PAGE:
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The Vanishing Hitchhiker: American Urban Legends and Their Meanings [Paperback]

Jan Harold Brunvand
3.9 out of 5 stars  See all reviews (11 customer reviews)

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Inside This Book (Learn More)
First Sentence
We are not aware of our own folklore any more than we are of the grammatical rules of our language. Read the first page
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Front Cover | Copyright | Table of Contents | Excerpt | Index | Back Cover
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Customer Reviews

Most helpful customer reviews
4.0 out of 5 stars The Vanishing Hitchhiker May 10 2000
By steven
This is a book about American Urban Legends and their meanings. The book has two aspects to it. Firstly, it describes many common urban legends, and tries to trace the origin and evolution of the stories.
Secondly, it attempts to provide an analysis or the reason for such legends appearing. The book has been organized under several broad categories for the purpose of analysis: CLASSIC AUTOMOBILE LEGENDS, TEENAGE HORRORS, DREADFUL CONTAMINATIONS, FEAR OF DEATH, NUDITY, and BUSINESS RIPOFFS.
I enjoyed many of the urban tales. It brought back memories of my childhood when I was hearing or telling the same stories. There were also some stories that were new to me, and I look forward to telling them to my friends! The author also did a good job discussing the origin and history of each of these urban myths.
Overall I enjoyed the book and would recommend to anyone who likes these types of tales.
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Brunvand was so ahead of his time. This book was originally published before the term URBAN LEGEND was a film, a sequel and a catch phrase. In these days of email boxes crammed to the brim with fake virus alerts, cookie recipes, pyramid schemes, and hundreds of forwards you cannot open, we forget the origin of "urban legends." Told and retold from generation to the next, Brunvand tells us the history of these "sworn to be true' stories such as "The Hook" and "The Boyfriend's Death" - how the stories got started and how they evolved into permanent teenage and campfire lore. Sure you can look 'em up on the Internet now, but you will never get the rich and wild history of tales told by the sister of an old boyfriend who had a cousin who SWORE it happened to her unless you read this book, and the many that Brunvand followed it up with.
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4.0 out of 5 stars Excellent book about stories and culture Aug. 7 1998
By A Customer
This book is excellent. By reading it you get a good scope on what urban legends are and how they fulfil their role in communication in society. I have done some research in Folklore and Urban Legends in the Netherlands, and Brunvand's work has had a major influence on the scope of my thesis. He knows what he is talking about. This book gives a good insight in storytelling, culture and American Society. A must for researchers in cultural studies, and probably a good book for those who want to learn more about the American society. It is fun to read, clearly written and Brunvand has a nice style of writing. I think many people would like this book, whether they are doing research, are on holiday, on the train or whatever. It's a book of all times, and so are the stories...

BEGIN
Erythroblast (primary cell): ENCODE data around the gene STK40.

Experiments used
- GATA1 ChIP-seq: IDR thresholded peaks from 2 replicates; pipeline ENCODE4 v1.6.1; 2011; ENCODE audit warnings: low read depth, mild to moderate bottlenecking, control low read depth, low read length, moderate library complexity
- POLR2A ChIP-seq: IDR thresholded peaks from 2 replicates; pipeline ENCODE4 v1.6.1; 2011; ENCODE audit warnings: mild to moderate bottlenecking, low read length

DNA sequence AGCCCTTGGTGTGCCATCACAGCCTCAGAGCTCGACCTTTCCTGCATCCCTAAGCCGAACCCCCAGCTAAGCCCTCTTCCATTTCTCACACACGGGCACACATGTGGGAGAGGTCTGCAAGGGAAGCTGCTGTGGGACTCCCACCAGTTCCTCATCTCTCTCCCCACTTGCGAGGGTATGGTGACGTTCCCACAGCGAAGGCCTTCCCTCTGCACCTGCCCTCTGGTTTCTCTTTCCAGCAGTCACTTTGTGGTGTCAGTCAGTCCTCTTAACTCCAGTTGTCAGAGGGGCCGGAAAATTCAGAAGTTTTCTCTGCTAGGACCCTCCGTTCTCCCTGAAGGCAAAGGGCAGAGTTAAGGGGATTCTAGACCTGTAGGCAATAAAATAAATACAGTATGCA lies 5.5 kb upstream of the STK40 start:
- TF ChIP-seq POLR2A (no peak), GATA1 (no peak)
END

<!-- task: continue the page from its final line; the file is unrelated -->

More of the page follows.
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5.0 out of 5 stars Excellent introduction to urban folklore May 12 1997
By A Customer
"The Vanishing Hitchhiker," folklorist Jan Harold Brunvand's first book on urban legends, provides a thorough introduction to the definition, interpretation, and themes of urban folkore. About three dozen classic "friend of a friend" tales are covered in depth; each is presented through several examples, accompanied by a detailed analysis, and listed in a Notes section highlighting folklore journal articles about it. All in all, an excellent introduction for those who care to learn more about the field of urban folklore rather than just read collections of urban legends
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5.0 out of 5 stars Original Text for Urban Legends Jan. 29 2004
Thanks to the work of Jan Brunvand, the term "urban legend" has become part of the English language lexicon. This is the first book that Brunvand wrote on urban legends, and it contains the classics. You can find out the scoop on rats in KFC, spiders in bananas, the hookman, and (of course) the vanishing hitchhiker. The work shows how legends are oftentimes accepted without critique for being true, and the analysis provides interesting ways for considering why these stories catch on amongst tellers and listeners.
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1.0 out of 5 stars Not A Book About Urban Legends Sept. 16 2001
By A Customer
I bought this book thinking that it was a collection of short stories about urban legends. I was partly right. It does have short stories but it also contains a explaination about each and every one including varations of a story.
I would recommend that unless this is a book report for school or college that you should save your money and try and find it in a used book store or buy it used from a seller on amazon. It is not worth the money to buy it new.
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